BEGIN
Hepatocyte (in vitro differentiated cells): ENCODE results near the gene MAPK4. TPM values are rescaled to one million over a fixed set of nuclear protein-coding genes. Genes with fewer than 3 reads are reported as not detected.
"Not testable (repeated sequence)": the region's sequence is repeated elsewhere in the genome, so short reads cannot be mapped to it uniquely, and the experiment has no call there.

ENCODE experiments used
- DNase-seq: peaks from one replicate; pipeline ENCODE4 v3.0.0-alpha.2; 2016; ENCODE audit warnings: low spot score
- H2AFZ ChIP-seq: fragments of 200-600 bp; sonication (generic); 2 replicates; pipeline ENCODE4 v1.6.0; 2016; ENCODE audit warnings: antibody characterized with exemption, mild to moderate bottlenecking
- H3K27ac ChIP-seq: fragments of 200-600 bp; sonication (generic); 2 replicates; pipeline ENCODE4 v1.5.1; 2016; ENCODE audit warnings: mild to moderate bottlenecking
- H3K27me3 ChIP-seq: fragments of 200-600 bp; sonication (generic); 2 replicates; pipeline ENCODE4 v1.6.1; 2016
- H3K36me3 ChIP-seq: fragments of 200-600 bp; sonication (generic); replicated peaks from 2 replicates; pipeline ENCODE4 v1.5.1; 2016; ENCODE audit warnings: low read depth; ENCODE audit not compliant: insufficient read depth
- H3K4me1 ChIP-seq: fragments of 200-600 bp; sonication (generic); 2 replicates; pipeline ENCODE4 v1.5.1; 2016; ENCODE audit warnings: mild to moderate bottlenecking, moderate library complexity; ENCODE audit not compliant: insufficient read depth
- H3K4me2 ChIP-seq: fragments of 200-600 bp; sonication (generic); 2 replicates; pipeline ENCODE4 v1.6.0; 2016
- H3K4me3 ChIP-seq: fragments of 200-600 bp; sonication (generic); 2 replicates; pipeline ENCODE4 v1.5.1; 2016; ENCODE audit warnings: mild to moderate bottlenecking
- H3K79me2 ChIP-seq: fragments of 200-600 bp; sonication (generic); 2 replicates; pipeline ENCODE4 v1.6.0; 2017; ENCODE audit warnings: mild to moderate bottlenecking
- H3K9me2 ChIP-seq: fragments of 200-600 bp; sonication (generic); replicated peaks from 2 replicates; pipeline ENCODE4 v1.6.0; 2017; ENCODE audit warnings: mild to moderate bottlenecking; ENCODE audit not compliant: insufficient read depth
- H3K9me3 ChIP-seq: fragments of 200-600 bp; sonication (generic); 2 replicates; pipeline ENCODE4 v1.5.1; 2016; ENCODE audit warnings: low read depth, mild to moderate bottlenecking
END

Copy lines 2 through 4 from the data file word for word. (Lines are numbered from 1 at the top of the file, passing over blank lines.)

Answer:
"Not testable (repeated sequence)": the region's sequence is repeated elsewhere in the genome, so short reads cannot be mapped to it uniquely, and the experiment has no call there.

ENCODE experiments used
- DNase-seq: peaks from one replicate; pipeline ENCODE4 v3.0.0-alpha.2; 2016; ENCODE audit warnings: low spot score